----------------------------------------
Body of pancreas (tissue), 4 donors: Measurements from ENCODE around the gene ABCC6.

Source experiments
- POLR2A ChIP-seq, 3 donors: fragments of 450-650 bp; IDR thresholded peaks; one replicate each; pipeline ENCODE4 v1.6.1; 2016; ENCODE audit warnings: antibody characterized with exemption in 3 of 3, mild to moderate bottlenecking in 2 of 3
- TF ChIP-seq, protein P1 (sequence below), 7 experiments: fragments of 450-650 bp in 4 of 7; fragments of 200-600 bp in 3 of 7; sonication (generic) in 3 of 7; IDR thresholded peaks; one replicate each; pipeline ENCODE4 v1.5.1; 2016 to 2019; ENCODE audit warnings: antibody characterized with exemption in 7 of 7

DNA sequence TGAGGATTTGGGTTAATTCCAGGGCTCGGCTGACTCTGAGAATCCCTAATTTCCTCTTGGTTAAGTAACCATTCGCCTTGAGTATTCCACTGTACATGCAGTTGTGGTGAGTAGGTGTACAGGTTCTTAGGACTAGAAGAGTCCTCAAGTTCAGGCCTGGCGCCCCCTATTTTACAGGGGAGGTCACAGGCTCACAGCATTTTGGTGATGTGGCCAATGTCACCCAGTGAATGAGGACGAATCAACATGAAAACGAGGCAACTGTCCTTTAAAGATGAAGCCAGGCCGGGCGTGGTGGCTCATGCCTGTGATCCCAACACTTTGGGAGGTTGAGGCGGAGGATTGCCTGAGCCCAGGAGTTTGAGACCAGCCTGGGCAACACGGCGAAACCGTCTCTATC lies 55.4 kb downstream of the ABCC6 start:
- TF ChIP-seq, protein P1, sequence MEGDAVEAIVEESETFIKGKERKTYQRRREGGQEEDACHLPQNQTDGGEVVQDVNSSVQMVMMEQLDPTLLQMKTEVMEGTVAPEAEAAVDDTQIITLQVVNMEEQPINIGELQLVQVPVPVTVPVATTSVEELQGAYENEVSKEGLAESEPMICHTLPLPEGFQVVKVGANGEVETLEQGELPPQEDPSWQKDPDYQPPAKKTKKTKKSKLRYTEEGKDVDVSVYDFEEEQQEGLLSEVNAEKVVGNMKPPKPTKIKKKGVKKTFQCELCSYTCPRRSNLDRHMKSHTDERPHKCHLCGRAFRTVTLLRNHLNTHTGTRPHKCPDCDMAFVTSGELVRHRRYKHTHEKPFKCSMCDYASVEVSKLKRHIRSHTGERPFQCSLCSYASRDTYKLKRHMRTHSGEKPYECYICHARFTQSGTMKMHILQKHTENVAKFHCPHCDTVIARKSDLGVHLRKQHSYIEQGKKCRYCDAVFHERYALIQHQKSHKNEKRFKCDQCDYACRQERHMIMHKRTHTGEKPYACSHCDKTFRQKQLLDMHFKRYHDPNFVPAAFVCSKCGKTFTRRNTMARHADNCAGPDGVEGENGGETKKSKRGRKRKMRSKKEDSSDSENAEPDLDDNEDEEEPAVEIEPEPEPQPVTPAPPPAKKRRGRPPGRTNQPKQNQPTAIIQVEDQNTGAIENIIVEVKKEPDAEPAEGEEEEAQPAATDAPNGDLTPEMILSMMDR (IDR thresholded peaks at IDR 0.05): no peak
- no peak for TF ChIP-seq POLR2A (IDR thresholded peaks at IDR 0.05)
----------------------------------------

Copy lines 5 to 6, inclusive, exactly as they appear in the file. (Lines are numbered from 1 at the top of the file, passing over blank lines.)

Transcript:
DNA sequence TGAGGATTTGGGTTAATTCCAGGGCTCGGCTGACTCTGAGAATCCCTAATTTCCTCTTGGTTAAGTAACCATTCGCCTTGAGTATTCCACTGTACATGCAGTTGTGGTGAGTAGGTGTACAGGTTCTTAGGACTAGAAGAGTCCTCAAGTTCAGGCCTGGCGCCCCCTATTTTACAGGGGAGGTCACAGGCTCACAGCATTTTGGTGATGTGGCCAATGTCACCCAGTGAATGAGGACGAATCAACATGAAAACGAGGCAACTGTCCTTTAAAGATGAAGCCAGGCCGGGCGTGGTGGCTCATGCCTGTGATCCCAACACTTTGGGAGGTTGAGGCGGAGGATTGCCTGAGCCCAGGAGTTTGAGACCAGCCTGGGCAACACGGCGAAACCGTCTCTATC lies 55.4 kb downstream of the ABCC6 start:
- TF ChIP-seq, protein P1, sequence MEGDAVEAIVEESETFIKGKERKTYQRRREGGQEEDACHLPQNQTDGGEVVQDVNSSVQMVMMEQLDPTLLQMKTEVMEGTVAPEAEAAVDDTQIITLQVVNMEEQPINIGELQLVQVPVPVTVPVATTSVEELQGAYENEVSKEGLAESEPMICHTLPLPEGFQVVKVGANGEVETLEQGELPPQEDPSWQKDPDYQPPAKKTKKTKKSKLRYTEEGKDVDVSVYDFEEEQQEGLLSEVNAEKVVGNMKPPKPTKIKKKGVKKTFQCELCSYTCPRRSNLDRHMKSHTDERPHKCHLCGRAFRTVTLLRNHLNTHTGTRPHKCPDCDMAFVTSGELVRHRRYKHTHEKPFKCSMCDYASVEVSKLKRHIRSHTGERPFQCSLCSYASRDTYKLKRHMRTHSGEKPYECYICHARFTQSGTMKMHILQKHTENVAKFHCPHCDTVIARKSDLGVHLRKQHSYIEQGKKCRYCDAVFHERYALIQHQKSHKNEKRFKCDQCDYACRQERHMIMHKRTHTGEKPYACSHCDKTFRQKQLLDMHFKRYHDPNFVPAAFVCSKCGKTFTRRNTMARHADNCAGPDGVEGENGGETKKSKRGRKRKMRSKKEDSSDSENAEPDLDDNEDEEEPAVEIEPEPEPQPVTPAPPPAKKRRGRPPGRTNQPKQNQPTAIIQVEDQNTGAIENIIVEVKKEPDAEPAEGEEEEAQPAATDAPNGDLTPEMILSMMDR (IDR thresholded peaks at IDR 0.05): no peak